Last week’s post was about Shizuoka ( しずおか/ 静岡), so this week I need to start with か (ka). I decided to write about…
Kamishibai ( かみしばい/ 紙芝居)
Kamishibai is a traditional form of storytelling, which uses pictures on paper. The pictures are usually placed into some kind of frame, as you can see in the image below.
Kami (paper) shibai (drama) originated in the 12th century, in Japanese Buddhist temples. The format at that time was a little different – the pictures were on scrolls called emakimono. The original stories were aimed at a mostly illiterate audience, and tried to teach moral lessons.
During the Showa period (1926 – 1989), kamishibai saw a bit of a revival, and took the form that we know today (as in the picture above). Storytellers would travel from town to town by bicycle, telling stories and selling candy. They were kind of “story buskers”, I suppose.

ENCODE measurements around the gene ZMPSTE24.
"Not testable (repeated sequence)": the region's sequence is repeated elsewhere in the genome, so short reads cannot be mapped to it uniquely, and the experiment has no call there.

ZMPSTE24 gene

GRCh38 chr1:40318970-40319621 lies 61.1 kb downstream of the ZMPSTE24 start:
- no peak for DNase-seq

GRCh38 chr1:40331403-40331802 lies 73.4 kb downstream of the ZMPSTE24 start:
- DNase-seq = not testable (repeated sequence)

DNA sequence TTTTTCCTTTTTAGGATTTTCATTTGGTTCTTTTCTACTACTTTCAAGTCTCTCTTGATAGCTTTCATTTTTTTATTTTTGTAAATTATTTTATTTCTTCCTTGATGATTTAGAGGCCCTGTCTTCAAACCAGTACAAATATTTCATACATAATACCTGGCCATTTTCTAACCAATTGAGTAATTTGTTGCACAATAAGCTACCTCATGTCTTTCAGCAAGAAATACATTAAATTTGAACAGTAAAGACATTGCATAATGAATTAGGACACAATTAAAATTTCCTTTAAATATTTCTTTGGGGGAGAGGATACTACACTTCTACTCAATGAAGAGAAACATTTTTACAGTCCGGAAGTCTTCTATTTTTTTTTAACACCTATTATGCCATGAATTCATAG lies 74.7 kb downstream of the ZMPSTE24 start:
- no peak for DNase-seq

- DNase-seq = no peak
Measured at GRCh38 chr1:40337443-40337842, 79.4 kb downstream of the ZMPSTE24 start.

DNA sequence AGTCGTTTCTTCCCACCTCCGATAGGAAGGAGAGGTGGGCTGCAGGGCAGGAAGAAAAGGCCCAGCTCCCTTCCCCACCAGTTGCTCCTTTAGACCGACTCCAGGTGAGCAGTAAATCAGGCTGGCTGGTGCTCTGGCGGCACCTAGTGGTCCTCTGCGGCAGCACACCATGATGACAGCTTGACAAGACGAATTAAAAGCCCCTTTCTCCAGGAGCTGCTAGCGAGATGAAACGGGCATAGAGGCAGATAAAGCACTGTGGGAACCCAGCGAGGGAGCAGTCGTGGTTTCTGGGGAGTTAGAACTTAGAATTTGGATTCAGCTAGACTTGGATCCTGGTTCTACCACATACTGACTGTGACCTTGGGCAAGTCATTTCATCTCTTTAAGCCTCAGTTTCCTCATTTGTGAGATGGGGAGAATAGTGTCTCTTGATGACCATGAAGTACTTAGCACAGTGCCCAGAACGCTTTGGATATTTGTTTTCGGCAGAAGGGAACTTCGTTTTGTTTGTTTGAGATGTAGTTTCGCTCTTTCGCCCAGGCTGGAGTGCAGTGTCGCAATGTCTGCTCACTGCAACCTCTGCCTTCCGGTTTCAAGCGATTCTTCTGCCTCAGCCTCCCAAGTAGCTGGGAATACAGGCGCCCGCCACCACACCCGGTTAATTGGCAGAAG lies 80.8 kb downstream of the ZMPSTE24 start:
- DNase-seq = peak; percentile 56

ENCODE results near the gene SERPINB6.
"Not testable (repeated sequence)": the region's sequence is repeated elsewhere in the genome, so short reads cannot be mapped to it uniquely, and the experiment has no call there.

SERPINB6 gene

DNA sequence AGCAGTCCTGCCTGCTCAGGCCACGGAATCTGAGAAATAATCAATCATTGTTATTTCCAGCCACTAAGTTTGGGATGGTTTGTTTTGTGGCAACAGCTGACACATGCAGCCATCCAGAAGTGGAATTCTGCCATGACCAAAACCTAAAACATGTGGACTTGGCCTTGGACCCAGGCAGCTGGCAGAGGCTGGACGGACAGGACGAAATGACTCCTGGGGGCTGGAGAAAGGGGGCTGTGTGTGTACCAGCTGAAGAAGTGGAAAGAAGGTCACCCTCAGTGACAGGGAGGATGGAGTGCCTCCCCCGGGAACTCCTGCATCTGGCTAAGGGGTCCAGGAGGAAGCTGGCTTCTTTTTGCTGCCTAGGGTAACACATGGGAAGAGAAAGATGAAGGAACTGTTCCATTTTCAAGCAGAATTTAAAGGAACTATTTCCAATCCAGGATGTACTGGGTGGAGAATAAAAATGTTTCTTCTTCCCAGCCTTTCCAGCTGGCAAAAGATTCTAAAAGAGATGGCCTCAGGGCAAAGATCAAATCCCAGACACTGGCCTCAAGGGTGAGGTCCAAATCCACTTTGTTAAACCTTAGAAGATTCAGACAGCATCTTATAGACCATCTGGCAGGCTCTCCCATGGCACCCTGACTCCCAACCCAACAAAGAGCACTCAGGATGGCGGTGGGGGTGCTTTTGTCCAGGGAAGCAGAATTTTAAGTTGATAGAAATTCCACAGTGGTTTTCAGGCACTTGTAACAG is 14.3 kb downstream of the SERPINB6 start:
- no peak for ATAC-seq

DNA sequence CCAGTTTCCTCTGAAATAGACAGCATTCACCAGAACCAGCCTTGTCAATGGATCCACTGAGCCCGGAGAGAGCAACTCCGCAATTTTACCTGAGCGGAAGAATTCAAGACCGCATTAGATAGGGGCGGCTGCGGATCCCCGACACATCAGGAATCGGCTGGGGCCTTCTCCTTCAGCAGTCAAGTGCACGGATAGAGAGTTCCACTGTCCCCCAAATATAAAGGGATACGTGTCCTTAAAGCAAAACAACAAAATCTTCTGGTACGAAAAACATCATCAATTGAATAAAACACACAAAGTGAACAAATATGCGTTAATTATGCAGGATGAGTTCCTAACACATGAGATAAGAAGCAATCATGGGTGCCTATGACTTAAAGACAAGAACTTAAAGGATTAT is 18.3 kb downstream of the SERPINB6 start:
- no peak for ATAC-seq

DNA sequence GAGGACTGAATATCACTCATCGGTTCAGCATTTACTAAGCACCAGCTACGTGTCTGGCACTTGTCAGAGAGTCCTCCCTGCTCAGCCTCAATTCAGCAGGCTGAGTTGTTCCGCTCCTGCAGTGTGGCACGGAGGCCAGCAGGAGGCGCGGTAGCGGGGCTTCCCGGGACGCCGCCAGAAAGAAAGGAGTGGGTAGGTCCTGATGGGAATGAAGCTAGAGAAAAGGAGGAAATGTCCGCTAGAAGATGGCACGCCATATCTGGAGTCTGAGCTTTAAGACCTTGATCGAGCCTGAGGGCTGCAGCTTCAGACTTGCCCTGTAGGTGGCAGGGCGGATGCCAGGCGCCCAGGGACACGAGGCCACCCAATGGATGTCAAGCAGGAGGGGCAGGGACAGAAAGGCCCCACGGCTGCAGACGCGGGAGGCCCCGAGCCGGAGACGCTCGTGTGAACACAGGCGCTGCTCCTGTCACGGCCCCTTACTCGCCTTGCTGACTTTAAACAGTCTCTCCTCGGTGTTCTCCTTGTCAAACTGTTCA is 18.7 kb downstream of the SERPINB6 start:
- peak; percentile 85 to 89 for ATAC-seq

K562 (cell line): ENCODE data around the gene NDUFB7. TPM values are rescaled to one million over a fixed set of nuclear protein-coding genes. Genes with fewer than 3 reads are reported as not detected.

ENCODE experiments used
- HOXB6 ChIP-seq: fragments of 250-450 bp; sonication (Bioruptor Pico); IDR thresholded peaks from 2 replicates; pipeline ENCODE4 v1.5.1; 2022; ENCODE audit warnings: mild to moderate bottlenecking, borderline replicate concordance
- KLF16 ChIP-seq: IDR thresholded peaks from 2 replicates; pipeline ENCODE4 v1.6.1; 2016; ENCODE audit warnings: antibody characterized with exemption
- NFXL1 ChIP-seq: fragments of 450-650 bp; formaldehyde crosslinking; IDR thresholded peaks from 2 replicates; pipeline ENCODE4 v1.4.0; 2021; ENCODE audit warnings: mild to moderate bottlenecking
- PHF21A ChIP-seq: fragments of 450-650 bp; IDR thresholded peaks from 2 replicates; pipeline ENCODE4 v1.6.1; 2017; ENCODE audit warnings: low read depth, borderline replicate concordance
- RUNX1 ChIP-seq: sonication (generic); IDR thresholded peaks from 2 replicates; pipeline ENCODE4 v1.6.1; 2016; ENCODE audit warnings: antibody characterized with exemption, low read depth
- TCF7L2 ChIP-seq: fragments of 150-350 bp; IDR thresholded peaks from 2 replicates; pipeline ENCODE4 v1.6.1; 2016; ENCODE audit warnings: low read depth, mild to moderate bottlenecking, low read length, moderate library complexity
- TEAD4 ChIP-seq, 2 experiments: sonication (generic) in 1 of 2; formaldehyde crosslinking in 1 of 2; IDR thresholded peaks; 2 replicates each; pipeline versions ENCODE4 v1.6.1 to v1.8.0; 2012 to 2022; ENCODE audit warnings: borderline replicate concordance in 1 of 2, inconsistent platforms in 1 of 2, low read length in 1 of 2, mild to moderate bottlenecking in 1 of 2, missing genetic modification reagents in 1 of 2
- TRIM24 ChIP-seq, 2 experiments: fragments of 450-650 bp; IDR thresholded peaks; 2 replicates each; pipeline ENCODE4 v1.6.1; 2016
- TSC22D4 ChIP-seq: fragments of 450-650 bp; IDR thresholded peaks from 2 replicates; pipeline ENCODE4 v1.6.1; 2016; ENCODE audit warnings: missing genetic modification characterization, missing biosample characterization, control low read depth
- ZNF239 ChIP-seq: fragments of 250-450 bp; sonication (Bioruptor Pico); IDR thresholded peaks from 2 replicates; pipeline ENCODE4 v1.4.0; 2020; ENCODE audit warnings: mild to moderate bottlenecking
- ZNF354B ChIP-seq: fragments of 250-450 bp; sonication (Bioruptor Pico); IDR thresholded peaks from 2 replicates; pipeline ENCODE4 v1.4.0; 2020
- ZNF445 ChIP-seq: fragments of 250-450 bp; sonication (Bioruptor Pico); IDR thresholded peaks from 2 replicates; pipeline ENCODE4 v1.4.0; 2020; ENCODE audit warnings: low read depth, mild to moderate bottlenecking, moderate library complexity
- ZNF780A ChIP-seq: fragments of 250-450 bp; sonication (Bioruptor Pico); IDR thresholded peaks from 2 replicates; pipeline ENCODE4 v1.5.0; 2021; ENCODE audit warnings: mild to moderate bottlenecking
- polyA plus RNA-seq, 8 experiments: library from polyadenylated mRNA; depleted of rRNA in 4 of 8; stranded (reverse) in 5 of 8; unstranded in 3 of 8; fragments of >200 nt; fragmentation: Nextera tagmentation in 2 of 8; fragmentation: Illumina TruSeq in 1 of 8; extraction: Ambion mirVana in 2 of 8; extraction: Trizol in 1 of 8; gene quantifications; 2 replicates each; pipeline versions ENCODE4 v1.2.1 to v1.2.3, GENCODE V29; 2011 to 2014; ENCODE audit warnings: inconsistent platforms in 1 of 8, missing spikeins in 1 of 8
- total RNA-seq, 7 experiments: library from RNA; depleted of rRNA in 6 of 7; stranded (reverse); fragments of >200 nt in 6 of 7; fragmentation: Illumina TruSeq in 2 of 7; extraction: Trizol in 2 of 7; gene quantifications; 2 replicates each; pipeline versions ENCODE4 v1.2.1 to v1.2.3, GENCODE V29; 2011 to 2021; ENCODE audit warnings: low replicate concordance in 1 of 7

Kamishibai has a small following outside of Japan, but it’s not as popular or well-known as other Japanese traditional performing arts, and it’s not something you come across much in Japan, either. I’ve only encountered it twice – once at Showa Mura, a Showa period theme park in Gifu Prefecture, and once as part of a play called Urashima Taro, at a theatre in London. However, I have heard that some people are trying to use the idea of kamishibai as a new way of educational story-telling, which I think is wonderful. I certainly wish I’d thought to use it when teaching English to children!
Kamishibai (かみしばい) ends with い (i), so next week I will be looking for a noun beginning with “i”. If you have any suggestions, please leave them below! And, don’t forget, no words ending in ん! (^_^)v